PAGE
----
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Complementary, Alternative, and Integrative Rx:  Safety Issues: Page 2 of 3

Complementary, Alternative, and Integrative Rx:  Safety Issues: Page 2 of 3

St John’s wort (Hypericum perforatum), for example, can induce mania or hypomania in susceptible persons; ephedra-containing compounds (Ma-huang) have been reported to cause psychosis11; excessive use of ginseng can result in restlessness, nervousness, and insomnia or agitation; and there are reports of extrapyramidal symptoms with kava (Piper methysticum) use.12

St John’s wort has uterine-stimulating effects that may result in spontaneous abortion if taken during pregnancy. In addition, it can cause a photosensitive rash and should not be used by patients who are likely to experience prolonged sun exposure.

Kava may cause loss of uterine tone and should not be used by pregnant women. Women who are breastfeeding should also avoid using kava, because the active constituents (kava pyrones) pass into breast milk and may have sedating effects on a nursing infant. Kava may result in excessive sedation and worsening of vegetative symptoms when used by se­vere­ly depressed patients, and it should be avoided in this population. Kava should not be used concurrently with sedative-hypnotics or alcohol, both of which may potentiate sedative and muscle relaxant effects.

Table 1 summarizes important safety issues associated with herbals that are widely used to treat or self-treat psychiatric disorders.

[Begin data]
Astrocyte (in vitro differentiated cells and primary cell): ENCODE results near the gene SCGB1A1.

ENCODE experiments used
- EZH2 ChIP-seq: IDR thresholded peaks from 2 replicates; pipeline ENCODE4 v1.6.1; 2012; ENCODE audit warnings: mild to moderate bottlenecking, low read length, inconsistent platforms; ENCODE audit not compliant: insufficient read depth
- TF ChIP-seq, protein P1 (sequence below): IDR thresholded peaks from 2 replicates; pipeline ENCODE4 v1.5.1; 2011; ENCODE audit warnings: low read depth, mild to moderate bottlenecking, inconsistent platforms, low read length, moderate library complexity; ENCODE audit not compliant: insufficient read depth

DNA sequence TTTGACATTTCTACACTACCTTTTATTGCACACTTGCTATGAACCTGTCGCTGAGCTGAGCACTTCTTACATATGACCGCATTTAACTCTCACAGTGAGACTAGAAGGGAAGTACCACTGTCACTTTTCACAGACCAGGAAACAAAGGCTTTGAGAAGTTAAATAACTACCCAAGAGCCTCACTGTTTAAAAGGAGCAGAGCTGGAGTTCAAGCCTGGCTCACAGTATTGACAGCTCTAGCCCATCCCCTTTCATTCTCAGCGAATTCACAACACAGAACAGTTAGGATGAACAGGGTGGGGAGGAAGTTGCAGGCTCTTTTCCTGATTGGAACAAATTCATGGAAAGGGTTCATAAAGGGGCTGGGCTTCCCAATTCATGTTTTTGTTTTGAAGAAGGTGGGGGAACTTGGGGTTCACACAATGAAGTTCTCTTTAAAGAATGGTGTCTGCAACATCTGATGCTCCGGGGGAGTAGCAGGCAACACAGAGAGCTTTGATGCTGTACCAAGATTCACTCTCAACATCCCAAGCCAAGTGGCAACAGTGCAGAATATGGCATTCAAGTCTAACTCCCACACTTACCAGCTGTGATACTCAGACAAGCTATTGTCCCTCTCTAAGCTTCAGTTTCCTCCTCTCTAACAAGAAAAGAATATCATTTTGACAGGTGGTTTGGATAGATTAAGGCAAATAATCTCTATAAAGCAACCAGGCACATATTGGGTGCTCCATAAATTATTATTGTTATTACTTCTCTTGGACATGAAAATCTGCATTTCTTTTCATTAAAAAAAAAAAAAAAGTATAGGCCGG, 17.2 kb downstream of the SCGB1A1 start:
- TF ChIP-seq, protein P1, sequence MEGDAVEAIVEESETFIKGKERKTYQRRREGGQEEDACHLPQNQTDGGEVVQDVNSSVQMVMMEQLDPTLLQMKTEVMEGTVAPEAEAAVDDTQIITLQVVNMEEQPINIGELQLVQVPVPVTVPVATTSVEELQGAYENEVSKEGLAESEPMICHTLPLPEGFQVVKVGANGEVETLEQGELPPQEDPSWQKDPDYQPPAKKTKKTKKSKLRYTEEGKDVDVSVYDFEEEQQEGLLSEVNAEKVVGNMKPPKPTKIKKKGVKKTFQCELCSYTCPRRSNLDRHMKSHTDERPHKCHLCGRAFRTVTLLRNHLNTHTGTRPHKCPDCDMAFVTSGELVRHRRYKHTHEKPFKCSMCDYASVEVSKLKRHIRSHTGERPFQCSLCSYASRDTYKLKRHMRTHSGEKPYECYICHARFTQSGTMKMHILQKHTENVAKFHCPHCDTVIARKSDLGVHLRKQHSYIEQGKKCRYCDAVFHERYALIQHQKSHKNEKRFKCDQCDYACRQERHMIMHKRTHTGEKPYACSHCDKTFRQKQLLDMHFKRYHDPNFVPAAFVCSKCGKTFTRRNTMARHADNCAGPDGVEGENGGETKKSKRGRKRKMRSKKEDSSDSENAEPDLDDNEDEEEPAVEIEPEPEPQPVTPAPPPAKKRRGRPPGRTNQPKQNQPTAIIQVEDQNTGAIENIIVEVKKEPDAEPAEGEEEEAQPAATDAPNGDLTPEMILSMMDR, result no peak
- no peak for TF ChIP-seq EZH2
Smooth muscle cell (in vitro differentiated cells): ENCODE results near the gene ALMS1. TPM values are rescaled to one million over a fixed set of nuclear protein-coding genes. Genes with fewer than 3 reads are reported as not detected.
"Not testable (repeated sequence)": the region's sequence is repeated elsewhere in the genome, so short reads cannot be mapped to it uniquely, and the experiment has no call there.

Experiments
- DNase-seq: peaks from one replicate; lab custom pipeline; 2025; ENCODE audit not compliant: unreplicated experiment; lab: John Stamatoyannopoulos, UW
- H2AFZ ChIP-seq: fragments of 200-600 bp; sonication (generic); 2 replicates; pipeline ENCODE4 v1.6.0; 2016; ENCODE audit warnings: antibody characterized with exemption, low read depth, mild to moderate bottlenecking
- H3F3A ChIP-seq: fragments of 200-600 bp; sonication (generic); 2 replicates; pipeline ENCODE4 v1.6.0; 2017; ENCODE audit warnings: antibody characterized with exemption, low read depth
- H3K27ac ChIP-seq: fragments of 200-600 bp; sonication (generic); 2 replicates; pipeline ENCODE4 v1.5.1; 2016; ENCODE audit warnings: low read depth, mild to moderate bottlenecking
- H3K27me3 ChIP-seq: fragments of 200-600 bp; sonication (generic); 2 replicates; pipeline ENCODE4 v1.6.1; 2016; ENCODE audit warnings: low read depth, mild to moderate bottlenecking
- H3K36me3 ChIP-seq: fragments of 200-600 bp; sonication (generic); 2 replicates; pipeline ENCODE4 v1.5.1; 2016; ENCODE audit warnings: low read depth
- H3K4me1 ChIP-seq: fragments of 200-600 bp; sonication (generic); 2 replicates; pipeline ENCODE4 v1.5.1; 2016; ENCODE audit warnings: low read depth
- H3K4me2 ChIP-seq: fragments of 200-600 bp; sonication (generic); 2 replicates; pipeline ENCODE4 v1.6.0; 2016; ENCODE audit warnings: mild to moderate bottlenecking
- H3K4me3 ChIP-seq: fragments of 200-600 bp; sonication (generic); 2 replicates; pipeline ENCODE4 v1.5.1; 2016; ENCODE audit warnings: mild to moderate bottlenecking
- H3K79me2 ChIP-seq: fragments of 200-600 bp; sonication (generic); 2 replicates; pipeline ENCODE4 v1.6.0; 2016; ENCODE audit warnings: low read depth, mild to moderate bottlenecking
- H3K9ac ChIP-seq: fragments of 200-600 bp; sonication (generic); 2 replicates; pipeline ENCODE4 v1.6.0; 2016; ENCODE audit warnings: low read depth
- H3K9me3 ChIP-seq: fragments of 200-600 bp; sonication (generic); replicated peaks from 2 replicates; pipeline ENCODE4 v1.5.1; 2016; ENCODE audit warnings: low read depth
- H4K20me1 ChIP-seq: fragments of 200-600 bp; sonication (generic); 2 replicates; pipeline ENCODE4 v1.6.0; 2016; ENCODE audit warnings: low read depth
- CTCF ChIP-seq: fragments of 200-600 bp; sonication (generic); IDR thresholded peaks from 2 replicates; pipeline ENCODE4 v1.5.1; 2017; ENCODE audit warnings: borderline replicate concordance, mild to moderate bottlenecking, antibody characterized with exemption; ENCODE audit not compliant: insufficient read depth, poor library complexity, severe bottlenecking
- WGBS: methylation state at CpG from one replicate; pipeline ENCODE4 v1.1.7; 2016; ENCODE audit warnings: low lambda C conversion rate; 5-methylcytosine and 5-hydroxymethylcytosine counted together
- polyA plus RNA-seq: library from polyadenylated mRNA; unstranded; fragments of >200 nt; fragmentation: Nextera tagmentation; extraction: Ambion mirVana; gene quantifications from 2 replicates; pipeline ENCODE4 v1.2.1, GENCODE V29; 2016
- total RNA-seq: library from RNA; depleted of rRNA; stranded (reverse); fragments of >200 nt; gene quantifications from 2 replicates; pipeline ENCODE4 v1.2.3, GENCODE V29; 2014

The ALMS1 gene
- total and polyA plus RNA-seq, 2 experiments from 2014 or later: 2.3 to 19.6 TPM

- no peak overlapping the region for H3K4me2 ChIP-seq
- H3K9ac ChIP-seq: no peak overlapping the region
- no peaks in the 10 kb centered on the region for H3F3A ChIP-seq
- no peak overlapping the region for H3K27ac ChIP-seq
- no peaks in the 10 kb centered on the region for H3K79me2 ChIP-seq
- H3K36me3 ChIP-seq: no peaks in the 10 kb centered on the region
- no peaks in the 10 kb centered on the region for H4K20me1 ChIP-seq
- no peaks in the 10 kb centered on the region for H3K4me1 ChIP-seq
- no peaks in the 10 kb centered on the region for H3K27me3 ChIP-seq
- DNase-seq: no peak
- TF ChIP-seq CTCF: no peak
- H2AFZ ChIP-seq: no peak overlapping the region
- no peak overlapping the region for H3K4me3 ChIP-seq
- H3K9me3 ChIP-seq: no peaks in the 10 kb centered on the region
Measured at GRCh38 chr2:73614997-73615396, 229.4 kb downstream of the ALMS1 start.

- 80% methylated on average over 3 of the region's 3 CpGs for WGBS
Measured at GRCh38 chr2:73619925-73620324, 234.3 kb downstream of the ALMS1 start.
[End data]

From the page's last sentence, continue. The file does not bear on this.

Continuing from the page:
Nonherbal natural products
In addition to herbals, many natural supplements are used to treat or self-treat a range of mental health problems. These include the omega-3 essential fatty acids and the amino acids 5-hydroxytryptophan, l-tryptophan, SAMe, and l-theanine. All of these naturally occurring substances are generally well tolerated in adults and cause few serious adverse effects.

In contrast, there is incomplete safety information on the use of these and other supplements in young children, pregnant women, women who are breastfeeding, and patients with serious liver or kidney disease. In these cases, maximum safe doses have not been clearly established, and conservative dosing strategies should be used together with close monitoring for treatment-emergent adverse effects. Table 2 summarizes important safety concerns associated with nonherbal natural products used to treat mental health problems.

Integrative treatment regimens that involve combinations of specific herbals, other natural products, and pharmacological agents are contra­indicated because of associated risks of toxicity or acute exacerbations of psychiatric disorders. Ephedra, ginseng, and guarana should be avoided in bipolar and schizophrenic patients who are taking conventional mood stabilizers or antipsychotics.13 These herbals can potentially cause insomnia, agitation, and worsening of psychosis or manic symptoms.


Commercial sale of ephedra in the United States was banned in 2003; nevertheless, it is still easy to obtain at Chinese medical pharmacies or by mail order. Men­tal health professionals should therefore ask patients who are being treated by a Chinese medical practitioner about the specific herbal formulas that are being used to ensure these do not contain ephedra. It is prudent to contact the prescribing Chinese medical practitioner when a patient cannot provide detailed information.

Ginseng can potentiate the effect of monoamine oxidase inhibitors, and it may result in a hypertensive crisis. Several case reports of interactions between ginseng and phenelzine have been reported. Guarana (Paullinia cupana) is a stimulant that should be avoided by bipolar and schizophrenic patients who take conventional med­­­ications because of case reports of agitation, mania, and insomnia.

Va­lerian may potentiate the effects of alcohol as well as the conven­­tional sedative-hypnotics, including benzodiazepines.


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